Robert Brand
Robert Brand

The paranoid Mr Zuma

Daniel Gross, financial columnist for online magazine Slate, bumped into Jacob Zuma at Davos this week and nominated him as “the world leader with the most aggressive bodyguards“. It seems that Mr Zuma’s paranoia is not limited to the remote possibility of being molested in the Swiss Alps. He also believes the media in his own country are out to get him.

In his inaugural Letter from the President (of the ANC, that is), Mr Zuma outlines his concerns. Mainly, they have to do with his perception that the media ignore him and his friends. “The voice of the ANC must be heard,” he entitles his missive.

You can’t summarily dismiss Mr Zuma’s views about what he calls the “mainstream media” and especially the influence of commercialisation and concentration of ownership on editorial content and decisions.

Much of what he writes could have been drawn directly from the academic literature of the 1970s and 1980s (and probably was). I share his concerns about the effect of commercial pressures on our media (especially the national broadcaster). But Mr Zuma is guilty of over-generalisation.

When he speaks of “a general trend within most mainstream media institutions to adopt positions, cloaked as sober and impartial observation, that are antagonistic to the democratic movement and its agenda for fundamental social, political and economic transformation”, does he include in his assessment the SABC, by far the largest media organisation in the country with the widest reach?

Does Ukhozi FM, which has more than six million mostly poor and rural listeners, really oppose the ANC’s “agenda for fundamental social, political and economic transformation”? Is the most popular television channel, SABC 1, watched daily by tens of millions of black South Africans, truly “antagonistic to the democratic movement”?

And what about mass-circulation newspapers such the Sowetan and the Sun? Could they really be accused of actively opposing economic and social change? Mr Zuma fails to take into account the diversity of media voices in South Africa, and hears only those he doesn’t agree with.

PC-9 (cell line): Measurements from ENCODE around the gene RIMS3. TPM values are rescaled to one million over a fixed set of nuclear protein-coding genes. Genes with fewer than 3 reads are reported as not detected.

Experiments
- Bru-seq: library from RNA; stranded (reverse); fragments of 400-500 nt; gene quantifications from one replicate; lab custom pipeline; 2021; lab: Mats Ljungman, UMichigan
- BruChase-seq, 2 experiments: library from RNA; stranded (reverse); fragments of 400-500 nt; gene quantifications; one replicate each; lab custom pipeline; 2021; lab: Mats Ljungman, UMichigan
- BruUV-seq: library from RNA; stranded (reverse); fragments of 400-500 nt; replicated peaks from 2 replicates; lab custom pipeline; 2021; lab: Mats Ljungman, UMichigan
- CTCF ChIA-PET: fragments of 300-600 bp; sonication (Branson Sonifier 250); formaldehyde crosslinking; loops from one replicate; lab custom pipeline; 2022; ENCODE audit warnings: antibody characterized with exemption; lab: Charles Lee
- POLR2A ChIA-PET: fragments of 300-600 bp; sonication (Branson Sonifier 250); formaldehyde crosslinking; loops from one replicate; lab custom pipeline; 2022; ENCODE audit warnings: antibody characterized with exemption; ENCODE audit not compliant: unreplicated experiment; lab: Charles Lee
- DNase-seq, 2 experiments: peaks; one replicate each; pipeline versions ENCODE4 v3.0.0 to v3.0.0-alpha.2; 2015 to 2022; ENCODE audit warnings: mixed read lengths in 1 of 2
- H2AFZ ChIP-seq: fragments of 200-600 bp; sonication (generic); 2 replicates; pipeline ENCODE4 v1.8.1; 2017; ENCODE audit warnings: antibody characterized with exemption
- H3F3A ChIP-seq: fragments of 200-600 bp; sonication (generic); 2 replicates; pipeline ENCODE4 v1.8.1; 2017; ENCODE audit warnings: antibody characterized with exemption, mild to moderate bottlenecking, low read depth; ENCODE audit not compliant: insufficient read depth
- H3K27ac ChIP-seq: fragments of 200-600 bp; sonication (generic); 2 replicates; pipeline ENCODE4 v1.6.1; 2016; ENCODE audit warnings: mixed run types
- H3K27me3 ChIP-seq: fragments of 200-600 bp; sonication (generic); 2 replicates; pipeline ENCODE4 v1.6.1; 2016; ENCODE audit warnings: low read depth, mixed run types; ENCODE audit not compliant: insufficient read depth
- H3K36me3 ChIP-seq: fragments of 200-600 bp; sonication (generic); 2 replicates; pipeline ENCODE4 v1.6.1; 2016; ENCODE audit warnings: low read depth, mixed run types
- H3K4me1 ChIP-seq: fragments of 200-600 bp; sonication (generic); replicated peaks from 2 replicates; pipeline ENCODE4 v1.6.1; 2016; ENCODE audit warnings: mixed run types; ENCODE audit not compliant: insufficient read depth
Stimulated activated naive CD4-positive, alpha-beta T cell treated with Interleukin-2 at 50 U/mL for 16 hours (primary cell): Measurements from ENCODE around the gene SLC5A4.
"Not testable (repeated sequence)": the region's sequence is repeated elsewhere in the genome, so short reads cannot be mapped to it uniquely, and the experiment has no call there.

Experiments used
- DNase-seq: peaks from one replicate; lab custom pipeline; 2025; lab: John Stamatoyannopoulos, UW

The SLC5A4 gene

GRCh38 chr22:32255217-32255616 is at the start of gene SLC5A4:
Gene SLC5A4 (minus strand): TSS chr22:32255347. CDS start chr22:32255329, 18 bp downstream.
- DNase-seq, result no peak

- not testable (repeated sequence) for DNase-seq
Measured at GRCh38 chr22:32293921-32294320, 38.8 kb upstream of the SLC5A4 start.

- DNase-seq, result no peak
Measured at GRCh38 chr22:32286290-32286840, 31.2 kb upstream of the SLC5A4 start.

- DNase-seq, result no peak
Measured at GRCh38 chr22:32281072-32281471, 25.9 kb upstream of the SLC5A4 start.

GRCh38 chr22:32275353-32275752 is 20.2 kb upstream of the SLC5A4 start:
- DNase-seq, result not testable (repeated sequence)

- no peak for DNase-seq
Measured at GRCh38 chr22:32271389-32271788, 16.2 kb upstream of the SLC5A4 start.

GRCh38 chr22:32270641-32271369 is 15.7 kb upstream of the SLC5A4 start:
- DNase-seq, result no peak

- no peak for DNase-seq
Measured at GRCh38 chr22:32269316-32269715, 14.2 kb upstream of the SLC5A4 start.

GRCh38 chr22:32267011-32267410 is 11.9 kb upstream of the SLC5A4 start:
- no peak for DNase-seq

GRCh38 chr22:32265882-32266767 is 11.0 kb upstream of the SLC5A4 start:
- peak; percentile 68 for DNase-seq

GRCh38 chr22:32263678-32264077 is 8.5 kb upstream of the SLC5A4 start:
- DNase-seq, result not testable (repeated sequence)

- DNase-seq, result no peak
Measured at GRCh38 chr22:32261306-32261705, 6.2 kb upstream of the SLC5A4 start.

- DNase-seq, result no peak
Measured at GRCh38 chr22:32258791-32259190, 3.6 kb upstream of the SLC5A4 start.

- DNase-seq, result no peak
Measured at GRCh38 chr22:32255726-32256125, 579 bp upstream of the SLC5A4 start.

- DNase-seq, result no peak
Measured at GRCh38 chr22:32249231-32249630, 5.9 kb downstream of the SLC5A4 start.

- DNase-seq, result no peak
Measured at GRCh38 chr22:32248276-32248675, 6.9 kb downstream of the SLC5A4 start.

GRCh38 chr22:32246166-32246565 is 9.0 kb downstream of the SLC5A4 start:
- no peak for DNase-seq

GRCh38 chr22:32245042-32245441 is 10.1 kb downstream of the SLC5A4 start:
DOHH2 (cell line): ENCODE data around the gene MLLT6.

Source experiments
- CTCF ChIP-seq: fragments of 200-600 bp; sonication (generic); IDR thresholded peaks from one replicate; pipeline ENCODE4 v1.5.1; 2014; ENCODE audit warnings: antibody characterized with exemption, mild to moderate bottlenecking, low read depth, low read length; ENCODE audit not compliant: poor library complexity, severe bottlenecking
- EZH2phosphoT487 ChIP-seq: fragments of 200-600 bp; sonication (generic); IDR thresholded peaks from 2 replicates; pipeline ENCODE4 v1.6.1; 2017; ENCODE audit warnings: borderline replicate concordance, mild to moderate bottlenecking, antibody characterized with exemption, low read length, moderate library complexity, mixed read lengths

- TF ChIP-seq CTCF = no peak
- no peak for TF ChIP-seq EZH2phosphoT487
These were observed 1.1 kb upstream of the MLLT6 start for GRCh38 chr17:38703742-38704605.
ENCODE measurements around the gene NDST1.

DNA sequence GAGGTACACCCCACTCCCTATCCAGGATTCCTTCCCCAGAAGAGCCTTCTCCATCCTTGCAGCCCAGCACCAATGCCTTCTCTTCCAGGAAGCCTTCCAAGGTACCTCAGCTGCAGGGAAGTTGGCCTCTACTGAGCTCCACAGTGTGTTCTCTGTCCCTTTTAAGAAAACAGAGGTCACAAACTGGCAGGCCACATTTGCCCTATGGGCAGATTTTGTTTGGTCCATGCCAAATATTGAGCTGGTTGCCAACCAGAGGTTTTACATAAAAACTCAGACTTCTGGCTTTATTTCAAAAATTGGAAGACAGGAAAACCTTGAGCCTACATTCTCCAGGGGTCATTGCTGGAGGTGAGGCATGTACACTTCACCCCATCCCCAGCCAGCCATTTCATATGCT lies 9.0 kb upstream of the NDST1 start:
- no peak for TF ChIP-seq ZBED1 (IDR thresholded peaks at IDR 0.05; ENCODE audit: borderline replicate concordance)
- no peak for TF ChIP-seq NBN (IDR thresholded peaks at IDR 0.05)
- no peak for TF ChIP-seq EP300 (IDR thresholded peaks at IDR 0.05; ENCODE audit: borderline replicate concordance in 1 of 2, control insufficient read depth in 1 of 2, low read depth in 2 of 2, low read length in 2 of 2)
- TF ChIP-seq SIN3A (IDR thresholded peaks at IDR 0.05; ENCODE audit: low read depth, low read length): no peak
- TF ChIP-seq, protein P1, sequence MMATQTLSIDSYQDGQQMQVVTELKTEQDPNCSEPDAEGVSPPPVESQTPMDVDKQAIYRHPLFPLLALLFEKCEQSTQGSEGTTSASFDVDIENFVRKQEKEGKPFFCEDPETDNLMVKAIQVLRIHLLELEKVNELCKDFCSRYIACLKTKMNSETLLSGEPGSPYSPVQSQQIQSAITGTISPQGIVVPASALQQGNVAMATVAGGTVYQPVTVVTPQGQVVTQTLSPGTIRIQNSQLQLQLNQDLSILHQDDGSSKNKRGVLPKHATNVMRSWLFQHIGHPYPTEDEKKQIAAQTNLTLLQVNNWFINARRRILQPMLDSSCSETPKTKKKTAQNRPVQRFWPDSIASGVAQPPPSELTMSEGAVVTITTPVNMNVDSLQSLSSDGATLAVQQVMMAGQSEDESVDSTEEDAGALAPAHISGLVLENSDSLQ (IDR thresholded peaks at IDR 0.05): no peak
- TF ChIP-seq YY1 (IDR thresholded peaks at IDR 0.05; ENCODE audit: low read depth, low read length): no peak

Another question: If the ownership of newspapers were in different hands — and I refer specifically to print media, because the broadcast media are already overwhelmingly in public hands — would that really change the content of those media?

Research has shown that media bias is most often the result not of individual biases and values, but of professional and organisational routines and practices. When one of the largest newspaper chains, Johnnic Communications, became black-owned, with a black chairperson and CEO, their newspapers didn’t change significantly (in fact, it is ironic that the newspaper that seems to most antagonise Mr Zuma, the Sunday Times, is in the Johncom — now Avusha — stable).

If Mr Zuma is truly concerned about the effect of commercialism on the media, then he should ensure that the government increases its subsidy of the SABC, which would enable the national broadcaster to concentrate on its public-service mandate rather than on competing for advertising against commercial channels. However, such an increase in subsidy should go hand-in-hand with stronger measures to ensure the independence of the national broadcaster from party-political interests. That may be too much to hope for. At present, the problem is not that the ANC’s voice is not heard — but that we’re hearing too much of it.

Mr Zuma promises that the ANC will over the next five years develop its own media platforms, “making use of available technology to articulate its positions and perspectives directly to the people”.

How exactly is the ANC going to achieve this? It is already using the internet to get its views across, as Mr Zuma did with his newsletter. Granted, not too many of the ANC’s followers have access to the internet, but the newsletter gets picked up and widely disseminated by mainstream media.

I’m not sure what else the ANC could do to “articulate its positions and perspectives directly to the people”, short of starting its own radio station — but political control of radio stations is prohibited in terms of communications legislation. Perhaps a newspaper? Fine, but that is a very costly exercise, unless run as a commercial operation, in which case it would be subject to exactly the same commercial pressures as the mainstream media.